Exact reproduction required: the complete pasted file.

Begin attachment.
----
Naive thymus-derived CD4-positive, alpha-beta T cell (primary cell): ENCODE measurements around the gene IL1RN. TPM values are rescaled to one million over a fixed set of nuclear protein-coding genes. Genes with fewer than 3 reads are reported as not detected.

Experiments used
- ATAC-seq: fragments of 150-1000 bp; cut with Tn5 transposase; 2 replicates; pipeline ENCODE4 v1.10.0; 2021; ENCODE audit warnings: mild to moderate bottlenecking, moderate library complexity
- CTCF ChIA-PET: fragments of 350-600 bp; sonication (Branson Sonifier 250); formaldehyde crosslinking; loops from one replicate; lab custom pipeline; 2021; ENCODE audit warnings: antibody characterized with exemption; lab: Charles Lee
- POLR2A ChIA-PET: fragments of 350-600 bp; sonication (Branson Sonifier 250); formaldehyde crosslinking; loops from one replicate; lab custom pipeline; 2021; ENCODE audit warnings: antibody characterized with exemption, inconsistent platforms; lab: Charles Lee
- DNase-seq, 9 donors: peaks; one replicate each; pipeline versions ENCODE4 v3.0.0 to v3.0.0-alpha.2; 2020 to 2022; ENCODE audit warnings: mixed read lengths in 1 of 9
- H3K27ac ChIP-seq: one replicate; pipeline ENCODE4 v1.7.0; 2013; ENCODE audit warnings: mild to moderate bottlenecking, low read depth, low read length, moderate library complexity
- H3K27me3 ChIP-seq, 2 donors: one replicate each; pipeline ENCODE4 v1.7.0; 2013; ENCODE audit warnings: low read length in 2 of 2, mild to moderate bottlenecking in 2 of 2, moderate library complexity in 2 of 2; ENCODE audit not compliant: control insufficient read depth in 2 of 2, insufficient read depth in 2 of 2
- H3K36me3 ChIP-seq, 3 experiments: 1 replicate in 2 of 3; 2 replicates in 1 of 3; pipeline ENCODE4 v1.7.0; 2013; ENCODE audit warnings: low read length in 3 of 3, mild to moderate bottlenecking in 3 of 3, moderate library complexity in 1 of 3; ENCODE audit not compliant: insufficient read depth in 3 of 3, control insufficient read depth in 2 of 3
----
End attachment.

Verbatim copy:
Naive thymus-derived CD4-positive, alpha-beta T cell (primary cell): ENCODE measurements around the gene IL1RN. TPM values are rescaled to one million over a fixed set of nuclear protein-coding genes. Genes with fewer than 3 reads are reported as not detected.

Experiments used
- ATAC-seq: fragments of 150-1000 bp; cut with Tn5 transposase; 2 replicates; pipeline ENCODE4 v1.10.0; 2021; ENCODE audit warnings: mild to moderate bottlenecking, moderate library complexity
- CTCF ChIA-PET: fragments of 350-600 bp; sonication (Branson Sonifier 250); formaldehyde crosslinking; loops from one replicate; lab custom pipeline; 2021; ENCODE audit warnings: antibody characterized with exemption; lab: Charles Lee
- POLR2A ChIA-PET: fragments of 350-600 bp; sonication (Branson Sonifier 250); formaldehyde crosslinking; loops from one replicate; lab custom pipeline; 2021; ENCODE audit warnings: antibody characterized with exemption, inconsistent platforms; lab: Charles Lee
- DNase-seq, 9 donors: peaks; one replicate each; pipeline versions ENCODE4 v3.0.0 to v3.0.0-alpha.2; 2020 to 2022; ENCODE audit warnings: mixed read lengths in 1 of 9
- H3K27ac ChIP-seq: one replicate; pipeline ENCODE4 v1.7.0; 2013; ENCODE audit warnings: mild to moderate bottlenecking, low read depth, low read length, moderate library complexity
- H3K27me3 ChIP-seq, 2 donors: one replicate each; pipeline ENCODE4 v1.7.0; 2013; ENCODE audit warnings: low read length in 2 of 2, mild to moderate bottlenecking in 2 of 2, moderate library complexity in 2 of 2; ENCODE audit not compliant: control insufficient read depth in 2 of 2, insufficient read depth in 2 of 2
- H3K36me3 ChIP-seq, 3 experiments: 1 replicate in 2 of 3; 2 replicates in 1 of 3; pipeline ENCODE4 v1.7.0; 2013; ENCODE audit warnings: low read length in 3 of 3, mild to moderate bottlenecking in 3 of 3, moderate library complexity in 1 of 3; ENCODE audit not compliant: insufficient read depth in 3 of 3, control insufficient read depth in 2 of 3